ChristianaCare

Flu season visitor restriction – age 16 or older (Restricción de visitantes durante la Temporada de Influenza (Flu) – Mayores de 16 años.)

Flu Season Visitor Restriction

Visitors temporarily restricted to age 16 or older

As a safety first organization, ChristianaCare is implementing a temporary visitation age restriction starting Tuesday, Jan. 21. This temporary restriction protects patients, their loved ones and health care workers during this time of extremely high number of influenza cases and other respiratory illnesses circulating in our community.

The new restrictions limit visitors to patients in Christiana and Wilmington hospitals to persons age 16 or older. Children and teens younger than 16 years are most likely to get the flu and remain contagious longer than adults. This restriction does not apply to outpatient and ambulatory services.

Thank you for your understanding and cooperation.

For more information about the Flu visit our Health Library.


Restricción de visitantes durante la Temporada de Influenza (Flu)

Temporalmente solo se permiten los visitantes mayores de 16 años.

Como una organización que promueve la seguridad ante todo, ChristianaCare está implementando una restricción temporal en la edad de visitantes a partir del viernes 21 de enero. Esta restricción temporal protege a los pacientes, a sus seres queridos y al personal de cuidados de salud durante esta época con un número extremadamente alto de casos de influenza y de otras enfermedades respiratorias que circulan en nuestra comunidad.

Las nuevas restricciones, en los hospitales Christiana y Wilmington, sólo permiten visitas a pacientes de personas mayores de 16 años. Los niños y adolescentes menores de 16 años son más propensos a contraer el flu y son contagiosos por más tiempo que los adultos. Esta restricción no aplica a las áreas de servicios ambulatorios.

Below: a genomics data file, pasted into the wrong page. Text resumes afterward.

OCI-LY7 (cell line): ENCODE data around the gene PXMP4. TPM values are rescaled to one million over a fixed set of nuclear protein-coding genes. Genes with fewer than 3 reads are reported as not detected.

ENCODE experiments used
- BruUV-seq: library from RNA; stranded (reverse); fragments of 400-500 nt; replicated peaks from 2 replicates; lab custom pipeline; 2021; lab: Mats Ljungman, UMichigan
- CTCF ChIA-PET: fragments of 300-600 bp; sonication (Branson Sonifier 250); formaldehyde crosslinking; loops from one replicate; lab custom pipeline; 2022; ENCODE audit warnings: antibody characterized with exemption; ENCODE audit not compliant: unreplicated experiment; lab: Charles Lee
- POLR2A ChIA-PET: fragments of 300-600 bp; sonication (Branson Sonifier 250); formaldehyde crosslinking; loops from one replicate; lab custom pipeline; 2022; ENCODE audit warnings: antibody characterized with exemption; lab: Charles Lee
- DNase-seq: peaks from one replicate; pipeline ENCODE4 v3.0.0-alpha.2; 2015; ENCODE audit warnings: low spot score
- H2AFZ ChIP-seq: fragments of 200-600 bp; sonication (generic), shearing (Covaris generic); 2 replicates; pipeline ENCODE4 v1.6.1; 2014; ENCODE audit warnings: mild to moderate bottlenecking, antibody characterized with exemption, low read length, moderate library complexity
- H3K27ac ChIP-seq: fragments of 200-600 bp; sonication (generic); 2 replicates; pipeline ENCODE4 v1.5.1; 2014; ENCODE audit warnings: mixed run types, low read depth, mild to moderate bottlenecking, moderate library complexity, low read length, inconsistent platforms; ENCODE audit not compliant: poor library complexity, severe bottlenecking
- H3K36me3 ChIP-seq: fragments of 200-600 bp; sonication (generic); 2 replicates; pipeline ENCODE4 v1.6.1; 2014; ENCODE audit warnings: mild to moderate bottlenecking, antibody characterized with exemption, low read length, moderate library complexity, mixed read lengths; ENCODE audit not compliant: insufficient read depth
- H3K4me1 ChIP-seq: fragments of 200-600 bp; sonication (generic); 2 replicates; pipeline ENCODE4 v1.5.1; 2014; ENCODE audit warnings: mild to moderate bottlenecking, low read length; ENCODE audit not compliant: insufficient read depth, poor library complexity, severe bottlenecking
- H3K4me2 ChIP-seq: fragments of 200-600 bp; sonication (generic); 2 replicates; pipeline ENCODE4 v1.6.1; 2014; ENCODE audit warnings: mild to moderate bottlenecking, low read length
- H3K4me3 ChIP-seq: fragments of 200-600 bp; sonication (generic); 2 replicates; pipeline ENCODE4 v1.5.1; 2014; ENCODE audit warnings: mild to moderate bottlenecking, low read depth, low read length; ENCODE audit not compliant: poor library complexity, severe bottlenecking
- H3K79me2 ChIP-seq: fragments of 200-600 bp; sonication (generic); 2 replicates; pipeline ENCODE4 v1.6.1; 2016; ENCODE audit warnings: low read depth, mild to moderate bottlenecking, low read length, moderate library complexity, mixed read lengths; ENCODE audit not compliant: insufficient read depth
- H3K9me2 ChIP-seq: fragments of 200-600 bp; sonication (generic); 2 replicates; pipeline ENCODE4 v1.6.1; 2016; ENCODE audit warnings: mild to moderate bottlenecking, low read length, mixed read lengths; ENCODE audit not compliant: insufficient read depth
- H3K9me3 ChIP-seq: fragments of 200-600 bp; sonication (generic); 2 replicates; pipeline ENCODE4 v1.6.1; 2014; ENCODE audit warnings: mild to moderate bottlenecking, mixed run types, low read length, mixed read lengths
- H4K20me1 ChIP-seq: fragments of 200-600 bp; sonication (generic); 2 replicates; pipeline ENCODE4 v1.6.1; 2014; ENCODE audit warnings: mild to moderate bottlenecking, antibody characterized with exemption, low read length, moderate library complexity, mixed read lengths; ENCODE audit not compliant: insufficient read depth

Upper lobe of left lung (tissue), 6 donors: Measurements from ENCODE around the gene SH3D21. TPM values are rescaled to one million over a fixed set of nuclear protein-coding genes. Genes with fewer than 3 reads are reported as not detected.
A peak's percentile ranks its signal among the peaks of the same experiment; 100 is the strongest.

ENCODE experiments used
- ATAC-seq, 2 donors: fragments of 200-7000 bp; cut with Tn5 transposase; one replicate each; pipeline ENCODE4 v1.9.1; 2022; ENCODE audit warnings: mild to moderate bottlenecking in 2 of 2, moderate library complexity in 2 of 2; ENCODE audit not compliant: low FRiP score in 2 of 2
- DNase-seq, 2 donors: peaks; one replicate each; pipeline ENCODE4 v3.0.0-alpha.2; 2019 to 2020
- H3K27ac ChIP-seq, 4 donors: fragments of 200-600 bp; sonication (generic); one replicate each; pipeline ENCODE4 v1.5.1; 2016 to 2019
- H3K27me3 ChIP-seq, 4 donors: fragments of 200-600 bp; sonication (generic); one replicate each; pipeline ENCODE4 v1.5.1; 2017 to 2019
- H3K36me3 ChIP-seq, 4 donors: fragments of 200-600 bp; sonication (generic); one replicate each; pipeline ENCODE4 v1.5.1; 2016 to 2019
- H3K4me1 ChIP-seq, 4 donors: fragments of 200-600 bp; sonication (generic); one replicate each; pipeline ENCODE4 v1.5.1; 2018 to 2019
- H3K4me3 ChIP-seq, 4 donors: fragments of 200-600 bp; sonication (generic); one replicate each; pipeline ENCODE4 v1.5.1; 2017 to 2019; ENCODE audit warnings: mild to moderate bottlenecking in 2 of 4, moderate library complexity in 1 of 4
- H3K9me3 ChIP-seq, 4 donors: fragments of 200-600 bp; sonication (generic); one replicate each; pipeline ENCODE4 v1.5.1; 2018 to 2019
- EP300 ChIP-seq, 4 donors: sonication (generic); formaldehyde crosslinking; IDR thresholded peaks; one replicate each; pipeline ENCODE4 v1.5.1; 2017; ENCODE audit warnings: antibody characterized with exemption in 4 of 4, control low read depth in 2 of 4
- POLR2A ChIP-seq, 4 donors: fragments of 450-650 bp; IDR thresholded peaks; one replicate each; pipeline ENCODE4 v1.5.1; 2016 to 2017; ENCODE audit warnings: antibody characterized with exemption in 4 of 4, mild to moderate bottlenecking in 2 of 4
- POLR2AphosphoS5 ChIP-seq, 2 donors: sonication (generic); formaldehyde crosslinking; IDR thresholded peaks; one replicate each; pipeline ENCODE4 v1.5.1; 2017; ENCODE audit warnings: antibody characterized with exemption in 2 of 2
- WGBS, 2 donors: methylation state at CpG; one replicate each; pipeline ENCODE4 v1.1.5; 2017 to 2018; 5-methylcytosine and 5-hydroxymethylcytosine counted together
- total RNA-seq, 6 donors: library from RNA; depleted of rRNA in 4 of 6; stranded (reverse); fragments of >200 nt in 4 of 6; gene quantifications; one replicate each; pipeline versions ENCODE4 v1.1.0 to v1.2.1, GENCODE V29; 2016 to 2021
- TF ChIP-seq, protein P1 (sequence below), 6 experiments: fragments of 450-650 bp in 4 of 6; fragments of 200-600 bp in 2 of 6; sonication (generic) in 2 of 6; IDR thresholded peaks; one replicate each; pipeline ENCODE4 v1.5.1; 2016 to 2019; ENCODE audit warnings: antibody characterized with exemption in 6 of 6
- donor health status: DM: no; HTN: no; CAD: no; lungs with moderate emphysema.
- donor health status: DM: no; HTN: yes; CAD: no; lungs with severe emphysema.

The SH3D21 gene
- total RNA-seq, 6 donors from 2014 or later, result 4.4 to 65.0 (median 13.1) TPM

Gracias por su comprensión y cooperación.

Para más información sobre la gripe, visite nuestra Biblioteca de Salud.

Center for Heart & Vascular Health

Balloon Valvuloplasty

What is Stenosis?

Valves control the flow of blood into, through and out of the heart. In valve disease, the valve may narrow (stenosis), which can reduce blood flow. Common causes of valve disease include:

  • Congenital heart conditions, meaning they are present from birth.
  • Rheumatic fever, often associated with untreated strep throat or scarlet fever.
  • The formation of calcium deposits around the valve.
  • Atherosclerosis, which is the narrowing and hardening of the arteries.
  • Endocarditis, which is inflammation of the lining inside the heart.

Symptoms can vary and include fatigue, dizziness, shortness of breath, swelling of the feet and ankles, chest pain and heart palpitations.

About Balloon Valvuloplasty

Balloon valvuloplasty is a percutaneous procedure, meaning it is “through the skin,” as opposed to a traditional, open surgical procedure that requires large incisions. To perform the procedure, your interventional cardiologist will thread a catheter (thin, flexible tube) with a deflated balloon attached to the tip through a blood vessel. Using x-ray technology, they will guide the catheter to your damaged valve. Once the catheter is in place, they will inflate the balloon, which stretches the valve opening and allows blood to flow through it. The balloon is then deflated and the catheters are removed.

The patient usually remains awake during the procedure, which generally takes about two hours. You will then go to the recovery area and stay overnight. After your transition home, your care team will follow-up with you to ensure you have a smooth recovery. The balloon valvuloplasty procedure is not a permanent solution and may need to be repeated at a later date.

ChristianaCare Structural Heart Program
Christiana Hospital
4755 Ogletown-Stanton Road, Newark, DE 19718 directions
302-733-1507
structuralheartcoordinators@christianacare.org